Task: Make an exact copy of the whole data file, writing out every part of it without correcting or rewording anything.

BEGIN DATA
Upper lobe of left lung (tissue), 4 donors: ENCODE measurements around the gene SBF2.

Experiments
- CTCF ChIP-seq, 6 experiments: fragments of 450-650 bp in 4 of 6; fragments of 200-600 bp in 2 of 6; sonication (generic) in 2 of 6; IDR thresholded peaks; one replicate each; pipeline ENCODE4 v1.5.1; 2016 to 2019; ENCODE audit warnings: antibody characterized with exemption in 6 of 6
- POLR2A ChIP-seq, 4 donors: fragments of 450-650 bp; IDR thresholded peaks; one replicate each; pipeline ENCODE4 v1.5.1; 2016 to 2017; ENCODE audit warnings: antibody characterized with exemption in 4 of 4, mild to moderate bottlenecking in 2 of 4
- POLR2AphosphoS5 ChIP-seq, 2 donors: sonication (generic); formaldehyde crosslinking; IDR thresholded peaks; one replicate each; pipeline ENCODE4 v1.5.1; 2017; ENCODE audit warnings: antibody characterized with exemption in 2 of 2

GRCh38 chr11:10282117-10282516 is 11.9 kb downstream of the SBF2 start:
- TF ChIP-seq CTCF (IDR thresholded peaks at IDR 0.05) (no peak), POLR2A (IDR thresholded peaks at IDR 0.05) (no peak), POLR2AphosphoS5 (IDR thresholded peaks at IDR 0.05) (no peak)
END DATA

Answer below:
Upper lobe of left lung (tissue), 4 donors: ENCODE measurements around the gene SBF2.

Experiments
- CTCF ChIP-seq, 6 experiments: fragments of 450-650 bp in 4 of 6; fragments of 200-600 bp in 2 of 6; sonication (generic) in 2 of 6; IDR thresholded peaks; one replicate each; pipeline ENCODE4 v1.5.1; 2016 to 2019; ENCODE audit warnings: antibody characterized with exemption in 6 of 6
- POLR2A ChIP-seq, 4 donors: fragments of 450-650 bp; IDR thresholded peaks; one replicate each; pipeline ENCODE4 v1.5.1; 2016 to 2017; ENCODE audit warnings: antibody characterized with exemption in 4 of 4, mild to moderate bottlenecking in 2 of 4
- POLR2AphosphoS5 ChIP-seq, 2 donors: sonication (generic); formaldehyde crosslinking; IDR thresholded peaks; one replicate each; pipeline ENCODE4 v1.5.1; 2017; ENCODE audit warnings: antibody characterized with exemption in 2 of 2

GRCh38 chr11:10282117-10282516 is 11.9 kb downstream of the SBF2 start:
- TF ChIP-seq CTCF (IDR thresholded peaks at IDR 0.05) (no peak), POLR2A (IDR thresholded peaks at IDR 0.05) (no peak), POLR2AphosphoS5 (IDR thresholded peaks at IDR 0.05) (no peak)